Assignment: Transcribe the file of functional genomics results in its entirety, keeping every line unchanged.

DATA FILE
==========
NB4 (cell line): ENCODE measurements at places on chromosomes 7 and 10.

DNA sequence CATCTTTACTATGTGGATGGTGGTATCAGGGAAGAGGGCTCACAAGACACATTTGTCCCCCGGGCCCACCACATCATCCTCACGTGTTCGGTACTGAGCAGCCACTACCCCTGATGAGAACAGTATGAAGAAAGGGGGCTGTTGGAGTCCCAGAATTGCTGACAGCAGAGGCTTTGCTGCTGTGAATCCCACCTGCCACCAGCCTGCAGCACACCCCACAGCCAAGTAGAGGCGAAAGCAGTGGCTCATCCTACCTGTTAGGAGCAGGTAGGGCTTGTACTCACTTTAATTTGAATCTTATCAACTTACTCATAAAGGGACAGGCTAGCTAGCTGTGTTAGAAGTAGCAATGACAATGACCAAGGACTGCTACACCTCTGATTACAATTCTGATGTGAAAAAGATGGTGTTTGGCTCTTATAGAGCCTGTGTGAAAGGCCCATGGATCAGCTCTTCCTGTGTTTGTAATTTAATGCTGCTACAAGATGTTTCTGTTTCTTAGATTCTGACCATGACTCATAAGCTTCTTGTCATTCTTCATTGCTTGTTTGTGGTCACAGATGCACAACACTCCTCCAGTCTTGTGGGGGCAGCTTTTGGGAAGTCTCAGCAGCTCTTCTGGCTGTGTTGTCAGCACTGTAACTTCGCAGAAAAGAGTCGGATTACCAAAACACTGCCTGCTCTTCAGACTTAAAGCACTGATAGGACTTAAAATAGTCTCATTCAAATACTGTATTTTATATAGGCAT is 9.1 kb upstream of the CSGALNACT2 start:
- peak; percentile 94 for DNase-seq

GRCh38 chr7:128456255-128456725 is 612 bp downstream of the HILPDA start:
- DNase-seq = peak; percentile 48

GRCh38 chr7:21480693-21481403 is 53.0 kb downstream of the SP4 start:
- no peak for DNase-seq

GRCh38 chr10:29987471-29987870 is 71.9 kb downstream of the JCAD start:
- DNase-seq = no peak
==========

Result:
NB4 (cell line): ENCODE measurements at places on chromosomes 7 and 10.

DNA sequence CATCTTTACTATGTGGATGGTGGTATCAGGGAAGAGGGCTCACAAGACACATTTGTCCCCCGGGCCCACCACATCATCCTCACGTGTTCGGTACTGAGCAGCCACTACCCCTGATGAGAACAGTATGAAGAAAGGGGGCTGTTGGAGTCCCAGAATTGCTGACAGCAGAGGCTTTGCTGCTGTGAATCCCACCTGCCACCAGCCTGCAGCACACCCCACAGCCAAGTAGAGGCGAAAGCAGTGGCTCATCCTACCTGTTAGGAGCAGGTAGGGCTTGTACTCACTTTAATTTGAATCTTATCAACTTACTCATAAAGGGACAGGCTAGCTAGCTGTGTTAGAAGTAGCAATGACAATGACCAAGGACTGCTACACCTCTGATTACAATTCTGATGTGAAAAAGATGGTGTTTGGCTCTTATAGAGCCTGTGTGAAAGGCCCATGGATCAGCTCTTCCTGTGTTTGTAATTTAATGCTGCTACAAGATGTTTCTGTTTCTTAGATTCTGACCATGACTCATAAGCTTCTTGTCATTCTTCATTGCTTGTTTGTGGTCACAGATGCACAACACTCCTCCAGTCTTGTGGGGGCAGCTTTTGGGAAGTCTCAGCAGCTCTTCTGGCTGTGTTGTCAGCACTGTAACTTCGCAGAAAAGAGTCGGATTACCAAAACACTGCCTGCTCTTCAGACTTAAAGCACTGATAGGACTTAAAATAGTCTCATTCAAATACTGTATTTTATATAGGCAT is 9.1 kb upstream of the CSGALNACT2 start:
- peak; percentile 94 for DNase-seq

GRCh38 chr7:128456255-128456725 is 612 bp downstream of the HILPDA start:
- DNase-seq = peak; percentile 48

GRCh38 chr7:21480693-21481403 is 53.0 kb downstream of the SP4 start:
- no peak for DNase-seq

GRCh38 chr10:29987471-29987870 is 71.9 kb downstream of the JCAD start:
- DNase-seq = no peak